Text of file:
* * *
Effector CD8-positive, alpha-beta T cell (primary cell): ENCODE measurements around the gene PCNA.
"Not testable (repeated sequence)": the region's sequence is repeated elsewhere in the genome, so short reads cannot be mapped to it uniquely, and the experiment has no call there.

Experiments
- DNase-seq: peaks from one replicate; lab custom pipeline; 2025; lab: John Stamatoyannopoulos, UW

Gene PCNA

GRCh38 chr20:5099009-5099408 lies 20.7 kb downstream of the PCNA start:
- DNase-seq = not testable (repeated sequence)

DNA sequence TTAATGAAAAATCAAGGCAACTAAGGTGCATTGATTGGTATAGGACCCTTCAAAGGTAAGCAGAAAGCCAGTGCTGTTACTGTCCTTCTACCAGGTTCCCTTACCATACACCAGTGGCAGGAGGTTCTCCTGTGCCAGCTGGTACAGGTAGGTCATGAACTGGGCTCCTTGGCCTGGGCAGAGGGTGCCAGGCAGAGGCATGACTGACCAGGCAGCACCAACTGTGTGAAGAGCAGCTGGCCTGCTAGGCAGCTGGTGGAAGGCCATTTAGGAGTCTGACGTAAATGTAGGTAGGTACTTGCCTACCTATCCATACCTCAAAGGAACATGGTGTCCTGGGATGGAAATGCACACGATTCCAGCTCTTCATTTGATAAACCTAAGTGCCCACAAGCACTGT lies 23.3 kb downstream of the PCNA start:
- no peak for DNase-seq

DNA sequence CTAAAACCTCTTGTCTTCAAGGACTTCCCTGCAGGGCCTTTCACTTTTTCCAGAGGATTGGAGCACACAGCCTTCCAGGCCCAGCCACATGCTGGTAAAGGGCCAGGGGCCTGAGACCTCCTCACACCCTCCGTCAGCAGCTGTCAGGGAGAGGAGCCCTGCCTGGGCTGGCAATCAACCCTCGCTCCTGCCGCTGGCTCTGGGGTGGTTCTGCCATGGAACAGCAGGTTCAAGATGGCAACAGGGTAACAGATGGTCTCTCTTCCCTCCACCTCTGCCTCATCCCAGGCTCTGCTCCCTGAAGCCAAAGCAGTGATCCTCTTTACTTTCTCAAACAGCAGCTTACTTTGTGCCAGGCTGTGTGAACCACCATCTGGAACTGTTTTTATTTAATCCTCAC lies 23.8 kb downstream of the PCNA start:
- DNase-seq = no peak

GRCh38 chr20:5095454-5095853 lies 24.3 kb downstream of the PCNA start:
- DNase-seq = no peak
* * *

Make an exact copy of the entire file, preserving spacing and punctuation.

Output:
Effector CD8-positive, alpha-beta T cell (primary cell): ENCODE measurements around the gene PCNA.
"Not testable (repeated sequence)": the region's sequence is repeated elsewhere in the genome, so short reads cannot be mapped to it uniquely, and the experiment has no call there.

Experiments
- DNase-seq: peaks from one replicate; lab custom pipeline; 2025; lab: John Stamatoyannopoulos, UW

Gene PCNA

GRCh38 chr20:5099009-5099408 lies 20.7 kb downstream of the PCNA start:
- DNase-seq = not testable (repeated sequence)

DNA sequence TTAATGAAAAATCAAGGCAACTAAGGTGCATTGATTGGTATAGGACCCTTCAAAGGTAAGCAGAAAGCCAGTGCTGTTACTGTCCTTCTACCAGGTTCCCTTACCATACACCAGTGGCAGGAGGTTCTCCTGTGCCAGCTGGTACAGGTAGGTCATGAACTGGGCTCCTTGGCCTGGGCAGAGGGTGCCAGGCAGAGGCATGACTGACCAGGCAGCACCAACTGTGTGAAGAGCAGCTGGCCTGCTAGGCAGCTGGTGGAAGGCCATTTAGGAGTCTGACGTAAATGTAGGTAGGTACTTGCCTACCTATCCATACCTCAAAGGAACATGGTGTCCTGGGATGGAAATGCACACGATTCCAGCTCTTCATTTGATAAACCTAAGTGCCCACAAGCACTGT lies 23.3 kb downstream of the PCNA start:
- no peak for DNase-seq

DNA sequence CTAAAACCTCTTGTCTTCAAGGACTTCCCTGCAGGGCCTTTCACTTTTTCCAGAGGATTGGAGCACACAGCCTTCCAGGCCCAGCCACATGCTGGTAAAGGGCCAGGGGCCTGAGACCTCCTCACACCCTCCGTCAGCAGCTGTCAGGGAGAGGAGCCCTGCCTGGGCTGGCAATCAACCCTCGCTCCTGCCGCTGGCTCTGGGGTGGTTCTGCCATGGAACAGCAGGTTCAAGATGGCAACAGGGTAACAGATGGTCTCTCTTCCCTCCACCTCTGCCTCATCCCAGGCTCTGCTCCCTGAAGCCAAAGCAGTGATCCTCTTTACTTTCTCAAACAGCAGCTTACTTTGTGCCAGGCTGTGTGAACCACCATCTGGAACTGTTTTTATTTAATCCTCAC lies 23.8 kb downstream of the PCNA start:
- DNase-seq = no peak

GRCh38 chr20:5095454-5095853 lies 24.3 kb downstream of the PCNA start:
- DNase-seq = no peak